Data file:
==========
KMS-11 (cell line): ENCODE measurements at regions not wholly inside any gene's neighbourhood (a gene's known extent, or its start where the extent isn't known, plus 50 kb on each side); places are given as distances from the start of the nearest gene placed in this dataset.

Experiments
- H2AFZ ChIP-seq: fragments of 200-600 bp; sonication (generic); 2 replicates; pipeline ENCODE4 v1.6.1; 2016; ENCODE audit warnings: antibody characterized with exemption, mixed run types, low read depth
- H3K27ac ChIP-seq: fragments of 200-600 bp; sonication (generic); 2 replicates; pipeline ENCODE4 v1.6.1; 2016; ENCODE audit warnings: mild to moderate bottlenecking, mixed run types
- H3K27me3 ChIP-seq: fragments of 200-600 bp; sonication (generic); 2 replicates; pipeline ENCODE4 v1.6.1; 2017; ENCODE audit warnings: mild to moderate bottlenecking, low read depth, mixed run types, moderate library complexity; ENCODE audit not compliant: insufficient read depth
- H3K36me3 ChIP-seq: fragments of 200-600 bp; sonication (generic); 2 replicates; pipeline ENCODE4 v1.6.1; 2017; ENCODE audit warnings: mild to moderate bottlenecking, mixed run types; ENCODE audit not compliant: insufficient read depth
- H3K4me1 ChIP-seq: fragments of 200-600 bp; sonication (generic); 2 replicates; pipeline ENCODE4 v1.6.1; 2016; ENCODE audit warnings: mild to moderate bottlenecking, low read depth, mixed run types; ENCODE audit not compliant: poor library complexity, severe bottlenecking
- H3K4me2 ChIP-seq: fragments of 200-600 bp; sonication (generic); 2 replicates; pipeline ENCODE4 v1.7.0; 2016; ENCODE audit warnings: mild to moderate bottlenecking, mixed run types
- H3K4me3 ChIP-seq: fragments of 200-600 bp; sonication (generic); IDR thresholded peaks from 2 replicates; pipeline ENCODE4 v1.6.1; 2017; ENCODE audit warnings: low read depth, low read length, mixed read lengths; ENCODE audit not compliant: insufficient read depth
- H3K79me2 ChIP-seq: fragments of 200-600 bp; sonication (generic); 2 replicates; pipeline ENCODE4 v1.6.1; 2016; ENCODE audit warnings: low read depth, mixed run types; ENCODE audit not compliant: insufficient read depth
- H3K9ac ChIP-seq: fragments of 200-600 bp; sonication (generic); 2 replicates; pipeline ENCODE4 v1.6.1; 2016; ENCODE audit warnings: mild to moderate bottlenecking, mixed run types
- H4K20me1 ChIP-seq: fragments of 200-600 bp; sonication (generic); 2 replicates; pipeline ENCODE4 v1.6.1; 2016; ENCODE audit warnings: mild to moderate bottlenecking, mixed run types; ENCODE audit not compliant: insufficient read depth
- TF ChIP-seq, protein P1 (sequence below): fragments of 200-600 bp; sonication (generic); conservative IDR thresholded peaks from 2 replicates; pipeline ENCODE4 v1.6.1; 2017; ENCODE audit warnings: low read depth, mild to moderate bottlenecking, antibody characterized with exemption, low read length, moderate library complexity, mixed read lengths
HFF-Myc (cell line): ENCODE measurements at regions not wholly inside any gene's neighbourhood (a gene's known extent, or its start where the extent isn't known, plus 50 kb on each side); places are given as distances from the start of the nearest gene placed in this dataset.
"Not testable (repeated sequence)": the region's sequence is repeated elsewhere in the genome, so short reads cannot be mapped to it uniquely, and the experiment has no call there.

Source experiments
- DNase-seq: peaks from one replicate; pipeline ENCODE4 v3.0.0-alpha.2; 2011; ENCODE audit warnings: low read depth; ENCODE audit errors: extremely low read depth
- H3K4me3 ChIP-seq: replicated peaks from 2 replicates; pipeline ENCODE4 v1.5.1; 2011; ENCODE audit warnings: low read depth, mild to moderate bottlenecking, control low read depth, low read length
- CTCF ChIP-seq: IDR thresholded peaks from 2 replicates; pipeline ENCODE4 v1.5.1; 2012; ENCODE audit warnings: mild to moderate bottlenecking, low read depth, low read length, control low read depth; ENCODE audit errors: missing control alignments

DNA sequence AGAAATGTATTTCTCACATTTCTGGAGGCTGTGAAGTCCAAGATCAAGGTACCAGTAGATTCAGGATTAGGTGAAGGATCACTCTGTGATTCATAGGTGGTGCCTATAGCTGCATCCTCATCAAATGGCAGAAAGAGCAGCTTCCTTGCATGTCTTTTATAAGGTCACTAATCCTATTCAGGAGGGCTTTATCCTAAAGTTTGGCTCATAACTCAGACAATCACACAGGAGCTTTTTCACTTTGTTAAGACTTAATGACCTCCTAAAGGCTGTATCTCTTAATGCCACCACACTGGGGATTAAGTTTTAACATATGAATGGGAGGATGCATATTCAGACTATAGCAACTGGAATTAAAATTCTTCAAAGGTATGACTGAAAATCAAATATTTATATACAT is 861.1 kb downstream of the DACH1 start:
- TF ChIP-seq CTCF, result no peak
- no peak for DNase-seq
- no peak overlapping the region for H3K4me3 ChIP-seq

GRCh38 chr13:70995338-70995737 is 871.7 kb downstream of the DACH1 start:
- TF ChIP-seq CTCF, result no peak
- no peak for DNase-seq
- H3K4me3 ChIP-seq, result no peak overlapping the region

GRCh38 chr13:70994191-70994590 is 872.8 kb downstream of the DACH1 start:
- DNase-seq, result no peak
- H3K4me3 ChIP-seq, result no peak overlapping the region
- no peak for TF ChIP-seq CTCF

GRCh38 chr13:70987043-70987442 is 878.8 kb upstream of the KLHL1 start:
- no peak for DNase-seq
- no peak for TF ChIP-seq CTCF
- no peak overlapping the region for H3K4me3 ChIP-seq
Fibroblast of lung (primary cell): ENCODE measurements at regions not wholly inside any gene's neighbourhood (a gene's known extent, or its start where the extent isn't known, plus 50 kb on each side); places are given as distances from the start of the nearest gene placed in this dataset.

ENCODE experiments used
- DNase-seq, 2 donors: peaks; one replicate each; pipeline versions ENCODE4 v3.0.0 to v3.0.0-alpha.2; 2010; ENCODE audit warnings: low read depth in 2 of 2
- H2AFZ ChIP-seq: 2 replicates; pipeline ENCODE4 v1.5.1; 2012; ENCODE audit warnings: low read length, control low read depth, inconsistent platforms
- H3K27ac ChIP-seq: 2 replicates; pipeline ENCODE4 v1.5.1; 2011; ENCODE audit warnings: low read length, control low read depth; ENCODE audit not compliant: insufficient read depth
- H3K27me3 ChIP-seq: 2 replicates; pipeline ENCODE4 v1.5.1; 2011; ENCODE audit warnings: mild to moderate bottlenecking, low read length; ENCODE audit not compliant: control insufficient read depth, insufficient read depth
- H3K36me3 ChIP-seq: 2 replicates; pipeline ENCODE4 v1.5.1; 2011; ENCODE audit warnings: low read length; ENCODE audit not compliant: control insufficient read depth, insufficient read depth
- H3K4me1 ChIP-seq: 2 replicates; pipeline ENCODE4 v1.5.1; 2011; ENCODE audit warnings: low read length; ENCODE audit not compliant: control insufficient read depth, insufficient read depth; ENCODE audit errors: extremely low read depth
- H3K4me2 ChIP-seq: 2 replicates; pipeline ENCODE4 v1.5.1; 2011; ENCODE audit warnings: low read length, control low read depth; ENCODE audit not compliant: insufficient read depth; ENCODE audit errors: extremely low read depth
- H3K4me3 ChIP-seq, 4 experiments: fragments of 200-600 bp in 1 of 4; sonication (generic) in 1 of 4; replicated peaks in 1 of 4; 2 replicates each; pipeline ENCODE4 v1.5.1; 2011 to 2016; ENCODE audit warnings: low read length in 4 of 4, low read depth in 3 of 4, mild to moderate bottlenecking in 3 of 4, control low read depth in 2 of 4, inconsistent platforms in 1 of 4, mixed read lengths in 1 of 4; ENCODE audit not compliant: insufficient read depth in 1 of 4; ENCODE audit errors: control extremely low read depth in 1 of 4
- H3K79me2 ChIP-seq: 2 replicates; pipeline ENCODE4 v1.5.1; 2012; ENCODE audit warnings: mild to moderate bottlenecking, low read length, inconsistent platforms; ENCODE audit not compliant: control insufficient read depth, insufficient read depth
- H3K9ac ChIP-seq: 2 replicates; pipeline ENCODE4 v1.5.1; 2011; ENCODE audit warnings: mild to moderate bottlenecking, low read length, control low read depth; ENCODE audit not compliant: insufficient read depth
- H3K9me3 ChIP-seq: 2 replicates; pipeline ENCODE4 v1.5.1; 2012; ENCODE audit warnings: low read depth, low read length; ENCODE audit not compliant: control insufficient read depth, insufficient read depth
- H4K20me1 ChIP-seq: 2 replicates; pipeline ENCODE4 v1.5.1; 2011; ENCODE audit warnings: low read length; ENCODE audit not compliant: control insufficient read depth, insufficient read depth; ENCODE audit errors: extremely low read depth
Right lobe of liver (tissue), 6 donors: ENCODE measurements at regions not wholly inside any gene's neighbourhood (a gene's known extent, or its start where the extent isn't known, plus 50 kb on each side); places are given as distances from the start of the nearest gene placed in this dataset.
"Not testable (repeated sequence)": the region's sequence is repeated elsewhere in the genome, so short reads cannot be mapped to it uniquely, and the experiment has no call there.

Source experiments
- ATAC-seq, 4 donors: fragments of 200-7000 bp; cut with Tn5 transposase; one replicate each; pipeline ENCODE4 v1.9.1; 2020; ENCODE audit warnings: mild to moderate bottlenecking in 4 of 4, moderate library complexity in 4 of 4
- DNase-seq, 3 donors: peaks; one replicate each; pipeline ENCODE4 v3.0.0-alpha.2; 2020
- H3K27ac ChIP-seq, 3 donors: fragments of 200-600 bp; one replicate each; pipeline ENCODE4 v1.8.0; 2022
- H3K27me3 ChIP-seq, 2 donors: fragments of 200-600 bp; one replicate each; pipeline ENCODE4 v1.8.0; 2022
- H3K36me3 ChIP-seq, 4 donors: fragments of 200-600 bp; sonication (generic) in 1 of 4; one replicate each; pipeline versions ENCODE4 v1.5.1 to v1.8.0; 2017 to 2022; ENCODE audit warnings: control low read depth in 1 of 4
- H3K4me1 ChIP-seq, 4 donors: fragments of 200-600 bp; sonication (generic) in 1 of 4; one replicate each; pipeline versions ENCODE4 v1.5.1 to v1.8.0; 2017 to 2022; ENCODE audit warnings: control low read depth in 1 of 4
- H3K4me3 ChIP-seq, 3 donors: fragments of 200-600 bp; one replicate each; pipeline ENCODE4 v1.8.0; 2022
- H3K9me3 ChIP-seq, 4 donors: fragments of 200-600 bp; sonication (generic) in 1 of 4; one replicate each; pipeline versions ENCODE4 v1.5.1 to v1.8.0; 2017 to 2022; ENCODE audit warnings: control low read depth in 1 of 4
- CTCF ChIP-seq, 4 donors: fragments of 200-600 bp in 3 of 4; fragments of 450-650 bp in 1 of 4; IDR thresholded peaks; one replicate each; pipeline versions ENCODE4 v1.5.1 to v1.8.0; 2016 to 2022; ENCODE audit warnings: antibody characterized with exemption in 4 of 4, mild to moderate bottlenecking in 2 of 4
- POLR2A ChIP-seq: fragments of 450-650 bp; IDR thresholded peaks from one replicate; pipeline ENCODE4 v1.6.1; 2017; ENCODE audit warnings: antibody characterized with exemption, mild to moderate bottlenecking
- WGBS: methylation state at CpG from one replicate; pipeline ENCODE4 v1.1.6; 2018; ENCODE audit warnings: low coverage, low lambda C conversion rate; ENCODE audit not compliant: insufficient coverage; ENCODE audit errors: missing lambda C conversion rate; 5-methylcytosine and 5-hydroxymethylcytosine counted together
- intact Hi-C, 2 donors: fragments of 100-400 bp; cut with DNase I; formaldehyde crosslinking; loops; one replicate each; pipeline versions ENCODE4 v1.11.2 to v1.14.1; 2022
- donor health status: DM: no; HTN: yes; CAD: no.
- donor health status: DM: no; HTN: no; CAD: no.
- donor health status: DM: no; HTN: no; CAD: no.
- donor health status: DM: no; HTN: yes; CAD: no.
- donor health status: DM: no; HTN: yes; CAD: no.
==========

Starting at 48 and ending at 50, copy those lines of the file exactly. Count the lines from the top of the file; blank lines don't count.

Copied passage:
- H3K9me3 ChIP-seq: 2 replicates; pipeline ENCODE4 v1.5.1; 2012; ENCODE audit warnings: low read depth, low read length; ENCODE audit not compliant: control insufficient read depth, insufficient read depth
- H4K20me1 ChIP-seq: 2 replicates; pipeline ENCODE4 v1.5.1; 2011; ENCODE audit warnings: low read length; ENCODE audit not compliant: control insufficient read depth, insufficient read depth; ENCODE audit errors: extremely low read depth
Right lobe of liver (tissue), 6 donors: ENCODE measurements at regions not wholly inside any gene's neighbourhood (a gene's known extent, or its start where the extent isn't known, plus 50 kb on each side); places are given as distances from the start of the nearest gene placed in this dataset.